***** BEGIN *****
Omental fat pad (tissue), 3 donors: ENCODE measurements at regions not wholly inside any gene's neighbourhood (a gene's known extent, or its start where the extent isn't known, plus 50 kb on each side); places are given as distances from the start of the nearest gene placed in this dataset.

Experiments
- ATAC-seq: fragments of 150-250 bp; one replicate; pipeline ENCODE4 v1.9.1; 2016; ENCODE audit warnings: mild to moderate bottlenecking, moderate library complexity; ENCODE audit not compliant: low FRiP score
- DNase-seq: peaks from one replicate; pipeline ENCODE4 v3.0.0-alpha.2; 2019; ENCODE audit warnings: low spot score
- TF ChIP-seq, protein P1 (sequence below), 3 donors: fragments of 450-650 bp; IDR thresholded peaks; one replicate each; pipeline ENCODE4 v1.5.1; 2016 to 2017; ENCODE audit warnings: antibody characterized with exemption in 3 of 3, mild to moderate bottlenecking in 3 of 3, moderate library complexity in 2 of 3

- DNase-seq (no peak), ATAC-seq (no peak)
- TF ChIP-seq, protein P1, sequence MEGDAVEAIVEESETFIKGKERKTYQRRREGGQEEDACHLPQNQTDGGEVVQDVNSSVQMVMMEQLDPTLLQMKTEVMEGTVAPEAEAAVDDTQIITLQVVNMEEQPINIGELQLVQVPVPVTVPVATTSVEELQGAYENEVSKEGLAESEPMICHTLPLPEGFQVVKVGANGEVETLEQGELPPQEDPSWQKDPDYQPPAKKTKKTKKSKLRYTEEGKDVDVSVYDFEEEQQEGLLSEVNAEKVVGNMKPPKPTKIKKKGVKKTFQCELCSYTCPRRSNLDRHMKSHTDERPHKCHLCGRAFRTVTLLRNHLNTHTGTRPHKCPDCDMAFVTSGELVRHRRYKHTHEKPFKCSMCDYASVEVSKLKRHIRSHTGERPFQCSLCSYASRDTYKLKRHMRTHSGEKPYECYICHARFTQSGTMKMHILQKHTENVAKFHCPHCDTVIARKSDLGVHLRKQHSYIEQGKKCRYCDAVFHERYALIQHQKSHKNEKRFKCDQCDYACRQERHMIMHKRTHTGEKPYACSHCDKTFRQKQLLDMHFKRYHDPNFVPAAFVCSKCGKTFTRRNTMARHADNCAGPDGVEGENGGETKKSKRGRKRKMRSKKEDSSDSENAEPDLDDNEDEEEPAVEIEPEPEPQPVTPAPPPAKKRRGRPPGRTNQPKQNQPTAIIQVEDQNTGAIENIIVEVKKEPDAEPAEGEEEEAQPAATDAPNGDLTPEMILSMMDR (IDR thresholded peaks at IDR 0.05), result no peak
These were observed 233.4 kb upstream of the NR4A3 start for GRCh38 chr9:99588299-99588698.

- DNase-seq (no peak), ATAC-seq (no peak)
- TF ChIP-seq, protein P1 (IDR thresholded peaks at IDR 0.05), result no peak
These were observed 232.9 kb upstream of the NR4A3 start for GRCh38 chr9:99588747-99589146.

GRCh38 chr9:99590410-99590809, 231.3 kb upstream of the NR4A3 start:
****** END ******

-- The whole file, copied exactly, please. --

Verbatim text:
Omental fat pad (tissue), 3 donors: ENCODE measurements at regions not wholly inside any gene's neighbourhood (a gene's known extent, or its start where the extent isn't known, plus 50 kb on each side); places are given as distances from the start of the nearest gene placed in this dataset.

Experiments
- ATAC-seq: fragments of 150-250 bp; one replicate; pipeline ENCODE4 v1.9.1; 2016; ENCODE audit warnings: mild to moderate bottlenecking, moderate library complexity; ENCODE audit not compliant: low FRiP score
- DNase-seq: peaks from one replicate; pipeline ENCODE4 v3.0.0-alpha.2; 2019; ENCODE audit warnings: low spot score
- TF ChIP-seq, protein P1 (sequence below), 3 donors: fragments of 450-650 bp; IDR thresholded peaks; one replicate each; pipeline ENCODE4 v1.5.1; 2016 to 2017; ENCODE audit warnings: antibody characterized with exemption in 3 of 3, mild to moderate bottlenecking in 3 of 3, moderate library complexity in 2 of 3

- DNase-seq (no peak), ATAC-seq (no peak)
- TF ChIP-seq, protein P1, sequence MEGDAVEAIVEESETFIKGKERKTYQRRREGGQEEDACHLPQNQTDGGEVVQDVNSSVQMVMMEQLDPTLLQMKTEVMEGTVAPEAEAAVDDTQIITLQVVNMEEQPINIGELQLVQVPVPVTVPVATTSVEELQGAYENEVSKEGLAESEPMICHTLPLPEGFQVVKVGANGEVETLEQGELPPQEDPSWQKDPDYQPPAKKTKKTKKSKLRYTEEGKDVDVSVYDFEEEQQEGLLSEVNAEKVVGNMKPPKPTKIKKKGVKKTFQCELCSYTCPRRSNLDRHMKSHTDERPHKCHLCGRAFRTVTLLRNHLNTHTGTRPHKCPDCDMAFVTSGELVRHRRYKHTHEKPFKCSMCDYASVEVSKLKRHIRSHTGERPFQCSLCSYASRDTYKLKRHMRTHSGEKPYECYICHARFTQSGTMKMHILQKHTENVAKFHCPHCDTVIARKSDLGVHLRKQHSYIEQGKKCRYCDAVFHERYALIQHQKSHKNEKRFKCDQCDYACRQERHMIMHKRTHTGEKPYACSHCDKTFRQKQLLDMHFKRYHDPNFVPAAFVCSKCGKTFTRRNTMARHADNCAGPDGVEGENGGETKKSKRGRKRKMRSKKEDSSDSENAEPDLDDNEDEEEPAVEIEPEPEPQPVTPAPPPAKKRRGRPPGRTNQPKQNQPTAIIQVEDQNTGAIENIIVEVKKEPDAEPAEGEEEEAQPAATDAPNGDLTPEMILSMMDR (IDR thresholded peaks at IDR 0.05), result no peak
These were observed 233.4 kb upstream of the NR4A3 start for GRCh38 chr9:99588299-99588698.

- DNase-seq (no peak), ATAC-seq (no peak)
- TF ChIP-seq, protein P1 (IDR thresholded peaks at IDR 0.05), result no peak
These were observed 232.9 kb upstream of the NR4A3 start for GRCh38 chr9:99588747-99589146.

GRCh38 chr9:99590410-99590809, 231.3 kb upstream of the NR4A3 start: